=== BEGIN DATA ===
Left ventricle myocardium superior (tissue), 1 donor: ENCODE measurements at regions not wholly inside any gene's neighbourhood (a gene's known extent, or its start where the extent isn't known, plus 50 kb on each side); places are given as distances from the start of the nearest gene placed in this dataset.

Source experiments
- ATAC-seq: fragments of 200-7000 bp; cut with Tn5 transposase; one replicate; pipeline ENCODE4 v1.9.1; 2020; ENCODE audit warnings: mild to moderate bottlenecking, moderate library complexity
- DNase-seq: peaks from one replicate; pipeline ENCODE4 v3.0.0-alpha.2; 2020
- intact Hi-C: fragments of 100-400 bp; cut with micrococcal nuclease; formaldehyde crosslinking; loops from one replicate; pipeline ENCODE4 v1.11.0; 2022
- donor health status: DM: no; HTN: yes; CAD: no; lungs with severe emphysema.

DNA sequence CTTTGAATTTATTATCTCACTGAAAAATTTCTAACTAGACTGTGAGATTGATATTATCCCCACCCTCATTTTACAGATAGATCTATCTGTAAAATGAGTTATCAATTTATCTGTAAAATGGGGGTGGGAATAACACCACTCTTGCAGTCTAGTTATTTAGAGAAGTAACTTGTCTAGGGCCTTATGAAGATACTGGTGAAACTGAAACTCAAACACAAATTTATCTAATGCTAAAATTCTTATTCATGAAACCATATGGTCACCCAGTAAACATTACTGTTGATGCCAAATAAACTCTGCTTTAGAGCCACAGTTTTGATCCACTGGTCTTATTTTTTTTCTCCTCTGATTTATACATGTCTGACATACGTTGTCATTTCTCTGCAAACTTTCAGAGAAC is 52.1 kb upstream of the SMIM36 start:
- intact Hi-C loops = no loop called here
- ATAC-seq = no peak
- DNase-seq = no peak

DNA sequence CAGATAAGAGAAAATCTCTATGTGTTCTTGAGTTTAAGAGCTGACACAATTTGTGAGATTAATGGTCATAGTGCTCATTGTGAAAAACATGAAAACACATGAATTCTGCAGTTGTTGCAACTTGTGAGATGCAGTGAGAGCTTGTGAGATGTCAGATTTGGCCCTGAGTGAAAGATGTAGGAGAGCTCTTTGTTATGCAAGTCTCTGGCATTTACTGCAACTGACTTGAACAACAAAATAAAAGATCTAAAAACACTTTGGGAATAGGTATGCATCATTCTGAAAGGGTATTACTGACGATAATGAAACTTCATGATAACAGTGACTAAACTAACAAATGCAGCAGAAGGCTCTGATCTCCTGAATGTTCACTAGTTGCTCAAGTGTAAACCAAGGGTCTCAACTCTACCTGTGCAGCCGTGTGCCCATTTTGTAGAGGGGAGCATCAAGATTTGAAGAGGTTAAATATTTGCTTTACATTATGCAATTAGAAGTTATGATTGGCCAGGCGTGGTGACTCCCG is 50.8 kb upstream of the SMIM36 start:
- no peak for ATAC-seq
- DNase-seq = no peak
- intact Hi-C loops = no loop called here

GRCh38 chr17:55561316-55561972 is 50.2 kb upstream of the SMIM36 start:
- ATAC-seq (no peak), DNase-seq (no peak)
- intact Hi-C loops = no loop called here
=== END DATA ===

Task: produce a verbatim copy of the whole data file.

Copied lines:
Left ventricle myocardium superior (tissue), 1 donor: ENCODE measurements at regions not wholly inside any gene's neighbourhood (a gene's known extent, or its start where the extent isn't known, plus 50 kb on each side); places are given as distances from the start of the nearest gene placed in this dataset.

Source experiments
- ATAC-seq: fragments of 200-7000 bp; cut with Tn5 transposase; one replicate; pipeline ENCODE4 v1.9.1; 2020; ENCODE audit warnings: mild to moderate bottlenecking, moderate library complexity
- DNase-seq: peaks from one replicate; pipeline ENCODE4 v3.0.0-alpha.2; 2020
- intact Hi-C: fragments of 100-400 bp; cut with micrococcal nuclease; formaldehyde crosslinking; loops from one replicate; pipeline ENCODE4 v1.11.0; 2022
- donor health status: DM: no; HTN: yes; CAD: no; lungs with severe emphysema.

DNA sequence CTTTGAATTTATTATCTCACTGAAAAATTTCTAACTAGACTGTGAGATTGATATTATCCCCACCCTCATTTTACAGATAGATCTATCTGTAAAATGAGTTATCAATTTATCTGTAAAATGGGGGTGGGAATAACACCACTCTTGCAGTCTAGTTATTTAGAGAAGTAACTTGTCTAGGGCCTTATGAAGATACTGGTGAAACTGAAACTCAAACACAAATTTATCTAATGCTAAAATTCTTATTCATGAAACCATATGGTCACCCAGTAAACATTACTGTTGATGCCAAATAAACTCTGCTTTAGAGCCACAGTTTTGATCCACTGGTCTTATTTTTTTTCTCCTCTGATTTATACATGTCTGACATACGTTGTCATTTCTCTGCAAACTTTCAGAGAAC is 52.1 kb upstream of the SMIM36 start:
- intact Hi-C loops = no loop called here
- ATAC-seq = no peak
- DNase-seq = no peak

DNA sequence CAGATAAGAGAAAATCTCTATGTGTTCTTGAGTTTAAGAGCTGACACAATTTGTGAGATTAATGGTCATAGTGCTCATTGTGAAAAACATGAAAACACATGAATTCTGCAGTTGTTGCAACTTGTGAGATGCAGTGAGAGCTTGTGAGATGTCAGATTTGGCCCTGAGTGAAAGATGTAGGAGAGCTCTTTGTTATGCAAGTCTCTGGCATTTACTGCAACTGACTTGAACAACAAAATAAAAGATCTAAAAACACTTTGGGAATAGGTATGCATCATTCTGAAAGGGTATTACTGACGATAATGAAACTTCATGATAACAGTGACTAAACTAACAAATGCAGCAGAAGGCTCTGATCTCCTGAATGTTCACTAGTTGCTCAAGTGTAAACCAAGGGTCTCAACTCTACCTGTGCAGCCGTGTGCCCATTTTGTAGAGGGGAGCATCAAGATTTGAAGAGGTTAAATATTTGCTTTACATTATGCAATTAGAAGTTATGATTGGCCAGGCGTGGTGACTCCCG is 50.8 kb upstream of the SMIM36 start:
- no peak for ATAC-seq
- DNase-seq = no peak
- intact Hi-C loops = no loop called here

GRCh38 chr17:55561316-55561972 is 50.2 kb upstream of the SMIM36 start:
- ATAC-seq (no peak), DNase-seq (no peak)
- intact Hi-C loops = no loop called here